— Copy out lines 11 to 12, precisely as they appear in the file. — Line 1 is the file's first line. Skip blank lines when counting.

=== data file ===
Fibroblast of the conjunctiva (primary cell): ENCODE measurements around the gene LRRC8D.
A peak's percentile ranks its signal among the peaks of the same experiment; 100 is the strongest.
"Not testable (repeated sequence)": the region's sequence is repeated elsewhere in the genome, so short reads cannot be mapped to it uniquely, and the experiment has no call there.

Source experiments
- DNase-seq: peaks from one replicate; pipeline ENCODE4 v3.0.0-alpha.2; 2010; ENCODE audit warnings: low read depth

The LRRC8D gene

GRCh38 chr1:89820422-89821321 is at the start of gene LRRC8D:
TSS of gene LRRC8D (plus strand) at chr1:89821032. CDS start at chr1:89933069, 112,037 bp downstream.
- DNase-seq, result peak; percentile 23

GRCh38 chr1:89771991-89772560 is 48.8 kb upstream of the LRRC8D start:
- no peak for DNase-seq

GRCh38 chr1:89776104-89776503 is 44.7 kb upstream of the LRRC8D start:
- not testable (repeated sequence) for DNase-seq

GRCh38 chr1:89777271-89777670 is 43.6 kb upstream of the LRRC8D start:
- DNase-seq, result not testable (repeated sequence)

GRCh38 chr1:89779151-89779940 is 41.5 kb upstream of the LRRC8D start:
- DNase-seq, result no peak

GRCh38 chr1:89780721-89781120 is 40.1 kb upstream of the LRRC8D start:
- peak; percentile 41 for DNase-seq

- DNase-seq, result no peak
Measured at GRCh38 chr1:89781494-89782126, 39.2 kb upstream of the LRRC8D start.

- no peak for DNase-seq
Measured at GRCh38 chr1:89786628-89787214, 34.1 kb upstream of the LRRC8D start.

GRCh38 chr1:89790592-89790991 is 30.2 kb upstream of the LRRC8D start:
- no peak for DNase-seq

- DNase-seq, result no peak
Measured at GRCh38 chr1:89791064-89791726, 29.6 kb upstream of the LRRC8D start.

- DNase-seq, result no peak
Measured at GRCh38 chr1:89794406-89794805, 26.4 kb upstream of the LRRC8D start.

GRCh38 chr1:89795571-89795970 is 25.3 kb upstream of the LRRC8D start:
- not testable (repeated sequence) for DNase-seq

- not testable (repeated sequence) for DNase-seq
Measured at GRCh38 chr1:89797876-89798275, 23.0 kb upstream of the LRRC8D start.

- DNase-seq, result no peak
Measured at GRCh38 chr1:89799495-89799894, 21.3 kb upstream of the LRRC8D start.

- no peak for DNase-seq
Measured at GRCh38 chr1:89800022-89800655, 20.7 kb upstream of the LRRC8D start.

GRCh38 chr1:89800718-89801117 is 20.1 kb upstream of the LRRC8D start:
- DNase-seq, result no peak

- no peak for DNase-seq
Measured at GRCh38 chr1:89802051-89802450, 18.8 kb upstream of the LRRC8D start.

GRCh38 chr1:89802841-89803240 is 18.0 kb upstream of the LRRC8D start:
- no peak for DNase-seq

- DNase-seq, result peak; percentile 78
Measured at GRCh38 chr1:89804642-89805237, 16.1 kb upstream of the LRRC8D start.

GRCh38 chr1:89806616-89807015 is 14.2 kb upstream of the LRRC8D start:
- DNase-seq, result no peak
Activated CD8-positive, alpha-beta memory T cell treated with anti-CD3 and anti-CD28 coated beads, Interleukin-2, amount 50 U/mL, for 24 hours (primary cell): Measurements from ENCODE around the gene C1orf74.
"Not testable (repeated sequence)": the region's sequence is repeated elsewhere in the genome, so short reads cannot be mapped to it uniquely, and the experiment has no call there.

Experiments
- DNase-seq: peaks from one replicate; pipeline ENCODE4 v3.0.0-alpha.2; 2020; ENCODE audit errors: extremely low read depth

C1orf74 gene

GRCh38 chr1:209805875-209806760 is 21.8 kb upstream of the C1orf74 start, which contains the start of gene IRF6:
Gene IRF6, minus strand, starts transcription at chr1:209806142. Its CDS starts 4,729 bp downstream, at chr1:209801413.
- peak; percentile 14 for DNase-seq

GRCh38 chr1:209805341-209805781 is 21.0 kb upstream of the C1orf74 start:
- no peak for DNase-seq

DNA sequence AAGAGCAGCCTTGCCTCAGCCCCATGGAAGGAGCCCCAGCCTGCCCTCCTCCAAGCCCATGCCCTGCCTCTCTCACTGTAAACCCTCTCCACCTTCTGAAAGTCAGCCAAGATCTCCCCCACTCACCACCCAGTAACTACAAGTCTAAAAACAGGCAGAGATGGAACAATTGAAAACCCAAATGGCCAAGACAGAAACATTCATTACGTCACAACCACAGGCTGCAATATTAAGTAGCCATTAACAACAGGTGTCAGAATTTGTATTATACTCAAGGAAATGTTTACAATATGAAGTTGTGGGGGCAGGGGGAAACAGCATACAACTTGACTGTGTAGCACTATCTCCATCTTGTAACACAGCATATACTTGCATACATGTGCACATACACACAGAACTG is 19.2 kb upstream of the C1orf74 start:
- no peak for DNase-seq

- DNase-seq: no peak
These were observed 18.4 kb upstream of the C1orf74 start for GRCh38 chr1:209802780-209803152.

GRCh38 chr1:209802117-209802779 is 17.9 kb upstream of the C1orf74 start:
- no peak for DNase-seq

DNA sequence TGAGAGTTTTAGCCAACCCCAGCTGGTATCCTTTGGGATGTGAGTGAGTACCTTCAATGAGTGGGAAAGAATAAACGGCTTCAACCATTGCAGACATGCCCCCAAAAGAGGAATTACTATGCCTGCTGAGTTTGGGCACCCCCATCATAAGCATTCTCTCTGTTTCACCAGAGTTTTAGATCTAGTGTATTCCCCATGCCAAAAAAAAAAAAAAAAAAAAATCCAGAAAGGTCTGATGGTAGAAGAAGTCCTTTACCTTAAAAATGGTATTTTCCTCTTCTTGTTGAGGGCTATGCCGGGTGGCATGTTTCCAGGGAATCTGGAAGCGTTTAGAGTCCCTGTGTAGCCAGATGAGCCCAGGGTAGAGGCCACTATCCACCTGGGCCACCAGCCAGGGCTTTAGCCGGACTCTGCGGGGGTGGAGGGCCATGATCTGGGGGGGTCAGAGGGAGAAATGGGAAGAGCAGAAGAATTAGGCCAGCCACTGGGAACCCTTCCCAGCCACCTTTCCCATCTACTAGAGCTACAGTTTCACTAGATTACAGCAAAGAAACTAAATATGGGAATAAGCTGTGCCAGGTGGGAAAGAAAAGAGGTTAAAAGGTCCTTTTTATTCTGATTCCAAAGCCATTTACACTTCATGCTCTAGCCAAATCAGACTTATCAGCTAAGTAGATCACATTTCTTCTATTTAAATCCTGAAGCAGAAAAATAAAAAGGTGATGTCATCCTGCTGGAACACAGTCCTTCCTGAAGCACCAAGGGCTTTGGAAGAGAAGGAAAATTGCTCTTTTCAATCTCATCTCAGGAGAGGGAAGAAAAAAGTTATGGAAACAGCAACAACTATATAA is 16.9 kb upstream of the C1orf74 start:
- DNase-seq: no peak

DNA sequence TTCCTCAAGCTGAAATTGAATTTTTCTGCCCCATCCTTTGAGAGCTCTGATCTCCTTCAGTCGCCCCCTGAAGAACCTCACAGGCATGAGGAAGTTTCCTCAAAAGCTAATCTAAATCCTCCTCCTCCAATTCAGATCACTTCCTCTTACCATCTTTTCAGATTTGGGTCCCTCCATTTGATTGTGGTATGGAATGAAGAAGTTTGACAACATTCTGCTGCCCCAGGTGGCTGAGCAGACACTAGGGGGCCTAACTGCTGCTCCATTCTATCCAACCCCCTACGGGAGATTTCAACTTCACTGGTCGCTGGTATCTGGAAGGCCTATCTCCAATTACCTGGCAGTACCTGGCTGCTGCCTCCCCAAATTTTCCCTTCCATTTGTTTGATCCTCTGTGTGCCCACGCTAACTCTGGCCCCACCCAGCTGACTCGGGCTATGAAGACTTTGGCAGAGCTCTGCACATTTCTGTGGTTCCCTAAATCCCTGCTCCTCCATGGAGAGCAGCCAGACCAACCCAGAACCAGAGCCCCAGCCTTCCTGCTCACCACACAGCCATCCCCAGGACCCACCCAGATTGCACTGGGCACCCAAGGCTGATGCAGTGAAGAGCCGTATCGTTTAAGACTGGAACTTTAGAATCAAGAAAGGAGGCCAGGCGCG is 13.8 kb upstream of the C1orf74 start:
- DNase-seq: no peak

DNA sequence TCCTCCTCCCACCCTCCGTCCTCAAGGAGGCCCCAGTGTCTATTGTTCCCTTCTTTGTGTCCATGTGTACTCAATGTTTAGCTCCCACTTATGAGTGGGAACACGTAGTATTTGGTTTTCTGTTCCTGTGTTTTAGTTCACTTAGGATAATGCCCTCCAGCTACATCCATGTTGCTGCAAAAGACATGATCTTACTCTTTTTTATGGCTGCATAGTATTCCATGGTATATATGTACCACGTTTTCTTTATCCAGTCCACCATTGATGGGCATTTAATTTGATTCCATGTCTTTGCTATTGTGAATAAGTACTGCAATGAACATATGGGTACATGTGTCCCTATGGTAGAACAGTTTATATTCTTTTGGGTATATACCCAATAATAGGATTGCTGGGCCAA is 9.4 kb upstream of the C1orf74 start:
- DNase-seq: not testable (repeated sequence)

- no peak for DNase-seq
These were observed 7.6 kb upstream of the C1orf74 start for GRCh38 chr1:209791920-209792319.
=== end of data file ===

- no peak for DNase-seq

GRCh38 chr1:89776104-89776503 is 44.7 kb upstream of the LRRC8D start: